Bank Julius Baer, its private banking group, intends to hire 50 to 60 relationship managers globally this year. 'But we may hire more than that if we find good quality bankers,' said Mr Widmer.

He expects 2008 to be challenging as the United States recession is likely to affect the growth momentum of all financial sectors including wealth management.

But he still expects Bank Julius Baer to attract net new money of above 6 per cent. It will also continue to invest in talent, information technology and infrastructure to support its growing client base.

Julius Baer, a 'pure-play' private bank without an investment banking arm, has avoided the massive US sub-prime mortgage write-downs that have hit rivals such as Citigroup.

'Being a pure-play bank helps us to focus on what we do best. We cannot dance on too many dance floors. We focus on being a dominant player in just one or two areas,' said Mr Widmer.

Jim Rogers Is Downbeat On Investment Banks

Source : The Business Times, March 6, 2008

Also says he's not buying S'pore property for now for several reasons

Commodities bull Jim Rogers says he is taking long positions on commodities and going short on investment banks, which are likely to lose more money.

'It grieves me to see what Singapore is doing,' he said, referring to the investments that the Government of Singapore Investment Corp (GIC) and Temasek Holdings have made in banks.

GIC and Temasek have made significant investments in Citigroup, Merrill Lynch and UBS.

'(They) are going to lose money,' he said. Banks have been rocked by losses arising from exposure to sub-prime debt and some have seen their share prices go down - even though the shareholders may be sitting only on paper losses.

Mr Rogers was speaking to the press yesterday at a briefing on the impending launch of zero strike participation certificates (zero certs) linked to enhanced Rogers International Commodities Index (RICI) and related sector indexes.

Miles Ashton, ABN Amro head of sales and public distribution (Asia) for private investor products, said a listing date for the cert is yet to be finalised.

The bank has so far issued US$1-2 billion worth of products linked to RICI. The RICI Enhanced Index is an optimised version of RICI, and produced in partnership with Mr Rogers. So far, some US$250 million worth of products have been issued linked to the RICI Enhanced index. 'There is considerable interest,' he said.

The enhanced version seeks to overcome the underperformance that has been seen in commodities indexes in the last few months. Large inflows of capital into the indexes have caused a 'distortion' in the prices of one-month futures contracts, said Mr Ashton. Most indexes automatically invest in one- month futures contracts. The enhanced index seeks to vary the roll schedule, taking into consideration seasonality, liquidity and other factors.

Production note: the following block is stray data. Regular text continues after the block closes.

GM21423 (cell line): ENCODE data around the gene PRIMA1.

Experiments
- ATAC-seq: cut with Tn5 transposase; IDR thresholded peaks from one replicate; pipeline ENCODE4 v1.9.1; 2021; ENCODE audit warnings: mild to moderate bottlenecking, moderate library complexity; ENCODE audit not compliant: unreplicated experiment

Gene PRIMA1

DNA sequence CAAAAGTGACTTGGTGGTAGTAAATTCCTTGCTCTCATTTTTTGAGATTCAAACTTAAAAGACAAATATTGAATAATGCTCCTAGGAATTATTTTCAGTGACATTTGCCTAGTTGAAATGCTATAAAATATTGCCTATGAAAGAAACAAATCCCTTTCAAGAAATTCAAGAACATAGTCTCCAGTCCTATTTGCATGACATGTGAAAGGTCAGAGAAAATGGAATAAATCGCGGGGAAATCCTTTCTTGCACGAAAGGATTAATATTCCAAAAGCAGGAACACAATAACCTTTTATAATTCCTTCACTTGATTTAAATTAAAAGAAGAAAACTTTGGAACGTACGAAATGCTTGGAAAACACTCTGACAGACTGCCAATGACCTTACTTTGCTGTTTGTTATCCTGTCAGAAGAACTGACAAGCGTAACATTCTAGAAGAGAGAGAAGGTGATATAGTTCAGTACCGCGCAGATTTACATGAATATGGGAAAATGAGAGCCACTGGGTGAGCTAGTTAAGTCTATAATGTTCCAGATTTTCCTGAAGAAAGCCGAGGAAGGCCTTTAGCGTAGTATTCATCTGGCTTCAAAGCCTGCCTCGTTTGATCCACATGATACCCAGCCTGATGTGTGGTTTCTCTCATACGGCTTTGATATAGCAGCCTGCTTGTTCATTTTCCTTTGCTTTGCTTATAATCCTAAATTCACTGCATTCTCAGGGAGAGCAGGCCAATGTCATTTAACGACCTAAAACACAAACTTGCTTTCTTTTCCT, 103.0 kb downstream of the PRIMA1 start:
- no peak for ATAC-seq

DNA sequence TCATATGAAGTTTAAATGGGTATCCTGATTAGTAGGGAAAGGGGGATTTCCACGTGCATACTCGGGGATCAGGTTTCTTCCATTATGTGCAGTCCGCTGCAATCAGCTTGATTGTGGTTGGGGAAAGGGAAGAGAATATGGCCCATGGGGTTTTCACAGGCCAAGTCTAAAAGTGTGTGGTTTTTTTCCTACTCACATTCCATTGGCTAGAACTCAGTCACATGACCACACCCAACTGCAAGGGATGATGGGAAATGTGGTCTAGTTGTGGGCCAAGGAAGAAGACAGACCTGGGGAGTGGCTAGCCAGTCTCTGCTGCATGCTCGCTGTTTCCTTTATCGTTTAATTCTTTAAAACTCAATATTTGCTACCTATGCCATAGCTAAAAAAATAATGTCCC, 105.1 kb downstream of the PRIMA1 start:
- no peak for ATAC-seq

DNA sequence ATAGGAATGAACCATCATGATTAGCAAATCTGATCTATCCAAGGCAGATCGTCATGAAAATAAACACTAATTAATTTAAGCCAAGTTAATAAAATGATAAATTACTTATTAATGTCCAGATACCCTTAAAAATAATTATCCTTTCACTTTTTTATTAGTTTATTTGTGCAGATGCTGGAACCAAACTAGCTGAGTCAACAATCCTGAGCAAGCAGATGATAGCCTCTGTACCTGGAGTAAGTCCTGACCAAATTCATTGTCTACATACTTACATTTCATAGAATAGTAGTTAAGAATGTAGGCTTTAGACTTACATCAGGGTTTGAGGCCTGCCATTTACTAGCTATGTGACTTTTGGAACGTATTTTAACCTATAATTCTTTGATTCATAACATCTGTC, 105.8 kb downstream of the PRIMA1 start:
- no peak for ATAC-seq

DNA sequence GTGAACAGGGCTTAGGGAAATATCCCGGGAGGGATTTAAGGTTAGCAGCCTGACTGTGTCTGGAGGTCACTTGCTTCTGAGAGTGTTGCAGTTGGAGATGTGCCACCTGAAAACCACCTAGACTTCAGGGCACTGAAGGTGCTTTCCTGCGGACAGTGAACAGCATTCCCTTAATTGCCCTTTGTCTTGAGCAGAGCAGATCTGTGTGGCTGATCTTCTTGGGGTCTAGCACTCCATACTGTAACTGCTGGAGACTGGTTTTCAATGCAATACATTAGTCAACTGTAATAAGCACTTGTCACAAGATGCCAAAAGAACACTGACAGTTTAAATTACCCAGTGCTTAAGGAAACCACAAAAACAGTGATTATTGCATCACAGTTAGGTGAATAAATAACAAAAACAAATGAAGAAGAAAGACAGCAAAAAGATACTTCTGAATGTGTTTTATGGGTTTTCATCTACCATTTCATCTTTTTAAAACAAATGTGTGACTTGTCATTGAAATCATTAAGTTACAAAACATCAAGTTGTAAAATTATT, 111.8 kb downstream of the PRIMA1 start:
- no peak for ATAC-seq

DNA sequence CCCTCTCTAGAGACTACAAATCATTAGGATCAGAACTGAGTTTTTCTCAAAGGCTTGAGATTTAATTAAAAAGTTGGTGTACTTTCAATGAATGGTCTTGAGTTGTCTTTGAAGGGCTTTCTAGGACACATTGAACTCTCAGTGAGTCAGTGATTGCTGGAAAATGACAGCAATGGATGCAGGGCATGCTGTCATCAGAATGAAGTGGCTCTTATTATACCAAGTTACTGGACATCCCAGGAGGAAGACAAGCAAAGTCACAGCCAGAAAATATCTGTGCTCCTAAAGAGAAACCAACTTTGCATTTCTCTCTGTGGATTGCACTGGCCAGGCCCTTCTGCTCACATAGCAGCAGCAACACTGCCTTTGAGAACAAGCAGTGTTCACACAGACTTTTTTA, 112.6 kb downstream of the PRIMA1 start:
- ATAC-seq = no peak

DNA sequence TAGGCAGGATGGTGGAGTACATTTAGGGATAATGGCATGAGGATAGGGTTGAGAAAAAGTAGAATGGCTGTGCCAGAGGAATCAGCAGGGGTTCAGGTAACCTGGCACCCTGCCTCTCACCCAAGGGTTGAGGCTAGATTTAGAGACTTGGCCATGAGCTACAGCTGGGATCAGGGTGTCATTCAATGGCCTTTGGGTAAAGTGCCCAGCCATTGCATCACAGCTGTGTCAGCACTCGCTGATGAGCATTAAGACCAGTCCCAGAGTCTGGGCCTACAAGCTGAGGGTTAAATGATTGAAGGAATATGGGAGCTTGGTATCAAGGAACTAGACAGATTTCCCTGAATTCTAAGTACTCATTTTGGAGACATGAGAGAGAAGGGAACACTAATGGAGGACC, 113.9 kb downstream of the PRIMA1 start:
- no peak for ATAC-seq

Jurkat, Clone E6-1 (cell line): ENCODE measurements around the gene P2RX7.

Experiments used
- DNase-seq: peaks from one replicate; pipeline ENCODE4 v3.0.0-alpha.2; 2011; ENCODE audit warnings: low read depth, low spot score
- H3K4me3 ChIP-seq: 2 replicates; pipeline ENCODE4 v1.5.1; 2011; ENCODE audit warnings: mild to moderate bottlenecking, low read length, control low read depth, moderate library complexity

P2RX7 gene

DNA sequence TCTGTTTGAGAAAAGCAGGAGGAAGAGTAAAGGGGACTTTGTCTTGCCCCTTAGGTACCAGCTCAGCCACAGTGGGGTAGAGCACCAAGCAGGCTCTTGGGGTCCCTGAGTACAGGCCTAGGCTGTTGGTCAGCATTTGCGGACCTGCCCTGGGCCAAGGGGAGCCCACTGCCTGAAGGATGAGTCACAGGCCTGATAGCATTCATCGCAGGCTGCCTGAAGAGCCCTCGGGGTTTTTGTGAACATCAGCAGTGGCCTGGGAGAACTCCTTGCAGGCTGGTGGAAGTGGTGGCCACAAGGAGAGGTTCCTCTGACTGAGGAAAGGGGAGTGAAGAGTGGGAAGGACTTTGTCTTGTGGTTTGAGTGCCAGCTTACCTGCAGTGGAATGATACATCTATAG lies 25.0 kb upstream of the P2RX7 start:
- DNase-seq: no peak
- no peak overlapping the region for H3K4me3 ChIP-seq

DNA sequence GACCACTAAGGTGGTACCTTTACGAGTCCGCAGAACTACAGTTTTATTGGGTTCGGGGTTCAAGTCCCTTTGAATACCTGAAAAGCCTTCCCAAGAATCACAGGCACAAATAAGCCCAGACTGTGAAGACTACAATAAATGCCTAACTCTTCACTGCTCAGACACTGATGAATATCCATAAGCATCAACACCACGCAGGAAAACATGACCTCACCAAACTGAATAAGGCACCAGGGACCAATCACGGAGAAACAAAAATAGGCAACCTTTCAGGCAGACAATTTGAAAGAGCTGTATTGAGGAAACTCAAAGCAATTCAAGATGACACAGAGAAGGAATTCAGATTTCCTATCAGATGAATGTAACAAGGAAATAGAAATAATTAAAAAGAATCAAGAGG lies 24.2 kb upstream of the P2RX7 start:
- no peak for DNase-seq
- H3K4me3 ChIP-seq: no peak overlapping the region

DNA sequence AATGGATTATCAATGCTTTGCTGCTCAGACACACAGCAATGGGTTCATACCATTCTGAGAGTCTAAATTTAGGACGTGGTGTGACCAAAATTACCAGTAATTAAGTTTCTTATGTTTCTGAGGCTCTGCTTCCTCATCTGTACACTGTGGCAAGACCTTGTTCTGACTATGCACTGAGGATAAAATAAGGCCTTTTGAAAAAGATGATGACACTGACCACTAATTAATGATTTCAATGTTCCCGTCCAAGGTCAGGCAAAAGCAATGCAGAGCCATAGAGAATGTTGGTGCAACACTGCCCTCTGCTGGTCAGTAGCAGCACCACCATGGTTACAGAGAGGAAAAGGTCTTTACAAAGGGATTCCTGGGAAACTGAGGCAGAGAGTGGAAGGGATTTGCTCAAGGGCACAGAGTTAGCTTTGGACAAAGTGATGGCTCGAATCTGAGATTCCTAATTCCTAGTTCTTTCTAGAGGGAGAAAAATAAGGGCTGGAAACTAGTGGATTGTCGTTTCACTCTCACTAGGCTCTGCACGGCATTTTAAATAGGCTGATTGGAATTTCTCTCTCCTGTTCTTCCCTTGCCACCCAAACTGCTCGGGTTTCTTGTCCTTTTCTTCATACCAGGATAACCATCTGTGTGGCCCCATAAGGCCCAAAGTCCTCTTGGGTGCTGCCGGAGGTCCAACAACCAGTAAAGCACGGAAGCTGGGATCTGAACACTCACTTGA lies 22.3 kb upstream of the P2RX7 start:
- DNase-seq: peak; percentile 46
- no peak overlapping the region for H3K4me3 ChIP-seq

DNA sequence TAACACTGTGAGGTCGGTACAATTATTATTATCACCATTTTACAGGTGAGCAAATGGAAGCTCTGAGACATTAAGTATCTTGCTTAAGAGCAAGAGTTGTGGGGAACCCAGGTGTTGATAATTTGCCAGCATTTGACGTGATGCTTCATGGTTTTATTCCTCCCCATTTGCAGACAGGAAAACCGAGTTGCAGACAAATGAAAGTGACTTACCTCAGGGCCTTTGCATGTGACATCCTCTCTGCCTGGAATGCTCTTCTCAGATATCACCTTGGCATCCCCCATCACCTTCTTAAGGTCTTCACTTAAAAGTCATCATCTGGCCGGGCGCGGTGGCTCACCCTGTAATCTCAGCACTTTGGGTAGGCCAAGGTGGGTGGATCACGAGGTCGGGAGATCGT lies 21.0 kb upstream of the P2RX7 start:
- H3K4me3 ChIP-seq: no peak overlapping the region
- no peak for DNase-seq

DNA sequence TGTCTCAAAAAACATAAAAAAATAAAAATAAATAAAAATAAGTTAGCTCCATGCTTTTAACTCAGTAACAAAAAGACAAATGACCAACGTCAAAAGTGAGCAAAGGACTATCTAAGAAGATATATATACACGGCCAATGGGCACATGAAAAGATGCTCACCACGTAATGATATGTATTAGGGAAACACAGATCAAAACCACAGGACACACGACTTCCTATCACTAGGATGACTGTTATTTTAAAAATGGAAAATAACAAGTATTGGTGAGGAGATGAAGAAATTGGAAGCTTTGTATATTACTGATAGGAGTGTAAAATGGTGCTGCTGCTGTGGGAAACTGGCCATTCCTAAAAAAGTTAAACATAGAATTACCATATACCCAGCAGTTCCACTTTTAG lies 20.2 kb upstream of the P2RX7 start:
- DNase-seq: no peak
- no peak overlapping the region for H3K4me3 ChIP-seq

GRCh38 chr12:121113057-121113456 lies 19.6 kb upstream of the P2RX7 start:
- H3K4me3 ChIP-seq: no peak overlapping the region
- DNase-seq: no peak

So far, based on backtesting, the enhanced RICI would have generated a cumulative return of 519 per cent between 1998 and October 2007, had it existed since 1998.

It would have outperformed the RICI total return index's 411 per cent return, and the DJAIG index's 234 per cent.

Mr Rogers said the bull market in commodities is probably about one-third of its way through the cycle - which, based on history, could last between 15 and 23 years. He is particularly positive on agriculture.

'Inventory of food is at the lowest it has been for 40-50 years; we may face mass starvation. The world is in a precarious position. Commodities prices will go higher, no matter what the US dollar does,' he said.

Mr Rogers, who has moved to Singapore with his family, said he is not buying Singapore property for now for a number of reasons. 'I expect there to be a slowdown, if not a decline; it is happening already.'

Slower growth, for one, may cause a drop in the number of foreigners here, which could dampen home prices, he said.

Poh Lian Wins S$202m Building Contract From UOL Development

Source : Channel NewsAsia, 06 March 2008 2008

Poh Lian Construction, a unit of United Fiber System, has won the building contract to redevelop a site formerly known as Green Meadows condominium along Upper Thomas Road.

The contract, awarded by UOL Development, is worth about S$202 million.

The award of the project has boosted Poh Lian's order book to a new record of S$550 million, up 58 percent since January 31.

Poh Lian said the latest contract is expected to contribute positively to the group and is expected to have a material impact on its current year's results.

Details of the contract are still being finalised.

Poh Lian said it will disclose the financial impact on the group's net tangible assets and earnings per share at a later date. - CNA/ms